I think my favorite book of Erica Silverman's is When the Chickens Went on Strike. She based it on a short story by the great Sholom Aleichem (most renowned for having written the tales upon which Fiddler on the Roof was based), and illustrated by Matthew Trueman.
As I wrote in my review of it, I found it to be a completely ridiculous story, kind of an absurd Animal Farm with a religious foundation instead of a political one. But also extremely funny. Taking place on Rosh Hashanah, it centers specifically on the practice of kaporos. This is when a Jewish person, in order that they may best absolve themselves of any wrongdoing before the eyes of almighty God, proceed to take a live chicken and wave it about above their heads, all the meanwhile reciting prayers.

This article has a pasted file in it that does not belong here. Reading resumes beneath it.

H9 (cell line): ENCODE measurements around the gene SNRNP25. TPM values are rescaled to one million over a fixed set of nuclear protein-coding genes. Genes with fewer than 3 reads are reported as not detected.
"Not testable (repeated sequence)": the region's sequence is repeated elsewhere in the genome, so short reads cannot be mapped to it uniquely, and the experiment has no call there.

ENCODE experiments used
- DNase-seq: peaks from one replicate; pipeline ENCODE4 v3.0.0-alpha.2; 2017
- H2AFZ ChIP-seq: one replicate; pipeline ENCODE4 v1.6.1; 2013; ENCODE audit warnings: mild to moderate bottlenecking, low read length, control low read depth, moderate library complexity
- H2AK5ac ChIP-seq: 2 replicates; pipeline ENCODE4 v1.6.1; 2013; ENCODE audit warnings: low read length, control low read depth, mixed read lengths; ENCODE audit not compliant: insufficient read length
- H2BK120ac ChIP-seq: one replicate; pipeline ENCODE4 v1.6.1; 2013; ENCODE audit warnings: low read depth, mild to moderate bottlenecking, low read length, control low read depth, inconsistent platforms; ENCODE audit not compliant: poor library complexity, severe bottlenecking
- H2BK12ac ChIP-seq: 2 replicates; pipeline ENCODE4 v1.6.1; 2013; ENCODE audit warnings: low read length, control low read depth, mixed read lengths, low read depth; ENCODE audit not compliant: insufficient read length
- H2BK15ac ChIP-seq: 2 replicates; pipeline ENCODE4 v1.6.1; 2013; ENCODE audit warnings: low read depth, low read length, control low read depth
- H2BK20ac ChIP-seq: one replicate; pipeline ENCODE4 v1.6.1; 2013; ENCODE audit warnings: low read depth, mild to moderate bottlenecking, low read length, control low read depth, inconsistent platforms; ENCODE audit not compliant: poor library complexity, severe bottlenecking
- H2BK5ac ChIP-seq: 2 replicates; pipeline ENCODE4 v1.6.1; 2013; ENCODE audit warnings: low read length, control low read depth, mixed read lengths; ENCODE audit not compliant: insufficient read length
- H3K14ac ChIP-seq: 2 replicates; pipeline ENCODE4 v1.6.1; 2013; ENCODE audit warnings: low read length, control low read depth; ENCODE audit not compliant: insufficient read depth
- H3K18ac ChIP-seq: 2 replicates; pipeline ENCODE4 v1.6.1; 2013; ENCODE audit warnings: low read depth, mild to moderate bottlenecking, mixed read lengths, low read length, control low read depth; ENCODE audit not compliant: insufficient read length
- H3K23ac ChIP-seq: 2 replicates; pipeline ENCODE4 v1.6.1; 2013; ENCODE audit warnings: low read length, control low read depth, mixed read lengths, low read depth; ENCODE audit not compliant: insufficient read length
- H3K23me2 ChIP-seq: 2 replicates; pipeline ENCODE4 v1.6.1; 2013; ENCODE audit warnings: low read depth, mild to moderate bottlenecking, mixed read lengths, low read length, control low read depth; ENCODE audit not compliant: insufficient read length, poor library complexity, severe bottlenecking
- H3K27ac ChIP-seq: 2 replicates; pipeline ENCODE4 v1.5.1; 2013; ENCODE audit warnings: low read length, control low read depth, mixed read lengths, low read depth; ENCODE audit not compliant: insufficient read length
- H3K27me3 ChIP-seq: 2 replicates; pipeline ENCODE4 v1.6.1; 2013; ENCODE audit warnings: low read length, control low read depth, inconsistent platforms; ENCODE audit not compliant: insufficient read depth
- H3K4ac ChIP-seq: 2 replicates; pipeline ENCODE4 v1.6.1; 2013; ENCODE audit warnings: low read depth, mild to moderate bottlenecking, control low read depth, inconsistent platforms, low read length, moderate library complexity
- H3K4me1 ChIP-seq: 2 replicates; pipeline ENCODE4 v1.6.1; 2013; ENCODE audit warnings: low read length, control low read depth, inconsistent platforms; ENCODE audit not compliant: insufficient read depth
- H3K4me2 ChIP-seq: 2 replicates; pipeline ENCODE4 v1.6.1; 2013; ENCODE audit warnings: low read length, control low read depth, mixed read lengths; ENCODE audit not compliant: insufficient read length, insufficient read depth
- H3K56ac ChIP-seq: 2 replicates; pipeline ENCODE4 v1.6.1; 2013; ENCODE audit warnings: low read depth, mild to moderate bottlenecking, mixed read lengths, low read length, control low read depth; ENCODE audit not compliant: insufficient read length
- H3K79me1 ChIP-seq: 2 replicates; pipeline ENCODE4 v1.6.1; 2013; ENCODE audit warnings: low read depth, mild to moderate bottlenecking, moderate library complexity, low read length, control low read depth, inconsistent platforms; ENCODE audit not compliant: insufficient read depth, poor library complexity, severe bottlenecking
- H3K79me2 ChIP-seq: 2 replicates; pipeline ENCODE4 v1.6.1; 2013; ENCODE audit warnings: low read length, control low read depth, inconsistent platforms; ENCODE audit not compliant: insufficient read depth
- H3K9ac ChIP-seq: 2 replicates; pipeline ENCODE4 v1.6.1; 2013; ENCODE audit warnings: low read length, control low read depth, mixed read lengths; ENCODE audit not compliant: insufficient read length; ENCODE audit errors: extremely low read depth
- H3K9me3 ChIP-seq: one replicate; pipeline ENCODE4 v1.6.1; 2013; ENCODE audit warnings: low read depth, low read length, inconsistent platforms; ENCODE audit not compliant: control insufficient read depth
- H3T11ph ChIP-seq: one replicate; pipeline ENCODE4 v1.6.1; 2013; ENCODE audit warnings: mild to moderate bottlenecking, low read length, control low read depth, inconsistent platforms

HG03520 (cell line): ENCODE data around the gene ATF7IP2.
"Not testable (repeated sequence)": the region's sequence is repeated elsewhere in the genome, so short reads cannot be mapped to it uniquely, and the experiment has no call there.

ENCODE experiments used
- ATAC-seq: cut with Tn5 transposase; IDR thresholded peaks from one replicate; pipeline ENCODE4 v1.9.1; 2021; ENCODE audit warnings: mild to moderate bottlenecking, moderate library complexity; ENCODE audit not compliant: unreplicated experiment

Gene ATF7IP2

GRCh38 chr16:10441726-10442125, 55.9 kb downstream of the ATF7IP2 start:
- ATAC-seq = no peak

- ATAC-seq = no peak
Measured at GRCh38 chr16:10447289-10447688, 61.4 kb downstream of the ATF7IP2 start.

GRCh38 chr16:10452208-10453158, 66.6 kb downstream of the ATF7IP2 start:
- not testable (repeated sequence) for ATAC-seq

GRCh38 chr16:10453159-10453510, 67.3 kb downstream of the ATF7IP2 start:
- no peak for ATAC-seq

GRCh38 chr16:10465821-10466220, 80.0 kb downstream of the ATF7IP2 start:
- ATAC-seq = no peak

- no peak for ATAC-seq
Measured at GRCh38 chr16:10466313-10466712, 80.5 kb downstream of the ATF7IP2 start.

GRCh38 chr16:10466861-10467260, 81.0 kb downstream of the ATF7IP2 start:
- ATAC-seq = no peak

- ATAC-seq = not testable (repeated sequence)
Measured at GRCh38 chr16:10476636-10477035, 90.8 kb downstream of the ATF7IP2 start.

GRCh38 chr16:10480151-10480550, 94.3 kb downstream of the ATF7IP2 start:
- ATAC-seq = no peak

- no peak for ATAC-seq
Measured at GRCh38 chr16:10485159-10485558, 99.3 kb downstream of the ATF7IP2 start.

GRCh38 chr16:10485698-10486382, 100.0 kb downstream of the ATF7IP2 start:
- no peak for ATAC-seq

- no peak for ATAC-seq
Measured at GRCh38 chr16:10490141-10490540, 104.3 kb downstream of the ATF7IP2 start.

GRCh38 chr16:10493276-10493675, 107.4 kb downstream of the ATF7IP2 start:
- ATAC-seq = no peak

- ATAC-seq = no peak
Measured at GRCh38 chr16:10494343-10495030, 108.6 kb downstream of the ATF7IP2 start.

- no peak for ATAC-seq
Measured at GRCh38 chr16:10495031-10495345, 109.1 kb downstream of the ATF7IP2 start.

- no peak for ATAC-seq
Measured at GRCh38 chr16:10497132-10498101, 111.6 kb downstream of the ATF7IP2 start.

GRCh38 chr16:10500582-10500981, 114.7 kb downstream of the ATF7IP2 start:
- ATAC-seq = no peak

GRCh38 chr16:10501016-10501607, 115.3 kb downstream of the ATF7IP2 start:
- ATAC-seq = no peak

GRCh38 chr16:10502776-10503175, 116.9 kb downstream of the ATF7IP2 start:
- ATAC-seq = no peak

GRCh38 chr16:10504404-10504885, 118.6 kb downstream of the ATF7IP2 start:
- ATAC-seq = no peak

|This actually happens|
|Alliance to End Chicken as Kaporos|
I found that Erica's book is featured prominently on a website called Alliance to End Chickens as Kaporos. To my shock, I found that this practive of kaporos still happens to this day! I had no idea. I asked Erica if she was familiar with the alliance.
I had been aware of (what I thought were) rare occasions of a return to kapores among some religious communities, but was quite shocked to learn that it seems to have made a resurgence! Sholom Aleichem must be rolling over in his grave (groaning and gaffawing)! And his story, written so long ago, has meaning again. Who could have foreseen it? Back in the late 19th century, Sholom Aleichem was documenting the transition from the old Jewish world to a more modern one.
|From When the Chickens Went on Strike|
|Don't do it, little girl!|
*I was eminently pleased to learn this plural form of shtetl. And you should be, too!